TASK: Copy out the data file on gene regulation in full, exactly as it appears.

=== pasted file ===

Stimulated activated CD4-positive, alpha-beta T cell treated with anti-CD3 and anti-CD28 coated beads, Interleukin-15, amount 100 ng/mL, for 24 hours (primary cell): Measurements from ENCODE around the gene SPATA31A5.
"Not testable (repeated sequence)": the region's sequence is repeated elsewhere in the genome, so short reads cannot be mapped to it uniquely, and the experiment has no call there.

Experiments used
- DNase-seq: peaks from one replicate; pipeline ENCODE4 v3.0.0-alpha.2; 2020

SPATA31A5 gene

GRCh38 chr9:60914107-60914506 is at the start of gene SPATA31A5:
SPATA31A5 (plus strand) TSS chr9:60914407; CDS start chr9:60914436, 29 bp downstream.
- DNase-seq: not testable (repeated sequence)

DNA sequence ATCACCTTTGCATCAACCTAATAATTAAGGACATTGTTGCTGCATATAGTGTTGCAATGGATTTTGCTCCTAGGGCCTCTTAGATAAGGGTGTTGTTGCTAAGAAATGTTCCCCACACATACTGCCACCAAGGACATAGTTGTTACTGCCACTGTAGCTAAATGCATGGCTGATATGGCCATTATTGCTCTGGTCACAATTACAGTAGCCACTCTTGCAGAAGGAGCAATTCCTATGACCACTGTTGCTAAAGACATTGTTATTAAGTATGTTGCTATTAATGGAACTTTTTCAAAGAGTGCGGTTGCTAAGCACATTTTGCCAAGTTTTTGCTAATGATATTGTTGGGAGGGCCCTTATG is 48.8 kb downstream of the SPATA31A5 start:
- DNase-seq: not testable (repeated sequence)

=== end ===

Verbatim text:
Stimulated activated CD4-positive, alpha-beta T cell treated with anti-CD3 and anti-CD28 coated beads, Interleukin-15, amount 100 ng/mL, for 24 hours (primary cell): Measurements from ENCODE around the gene SPATA31A5.
"Not testable (repeated sequence)": the region's sequence is repeated elsewhere in the genome, so short reads cannot be mapped to it uniquely, and the experiment has no call there.

Experiments used
- DNase-seq: peaks from one replicate; pipeline ENCODE4 v3.0.0-alpha.2; 2020

SPATA31A5 gene

GRCh38 chr9:60914107-60914506 is at the start of gene SPATA31A5:
SPATA31A5 (plus strand) TSS chr9:60914407; CDS start chr9:60914436, 29 bp downstream.
- DNase-seq: not testable (repeated sequence)

DNA sequence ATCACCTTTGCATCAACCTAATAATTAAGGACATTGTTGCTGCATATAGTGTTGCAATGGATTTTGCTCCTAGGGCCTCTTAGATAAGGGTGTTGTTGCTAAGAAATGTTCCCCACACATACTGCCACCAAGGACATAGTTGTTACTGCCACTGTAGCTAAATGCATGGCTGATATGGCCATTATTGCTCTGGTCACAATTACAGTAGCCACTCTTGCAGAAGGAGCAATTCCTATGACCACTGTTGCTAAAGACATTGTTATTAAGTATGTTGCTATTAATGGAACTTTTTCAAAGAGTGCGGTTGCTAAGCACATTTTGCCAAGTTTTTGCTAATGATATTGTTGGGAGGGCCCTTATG is 48.8 kb downstream of the SPATA31A5 start:
- DNase-seq: not testable (repeated sequence)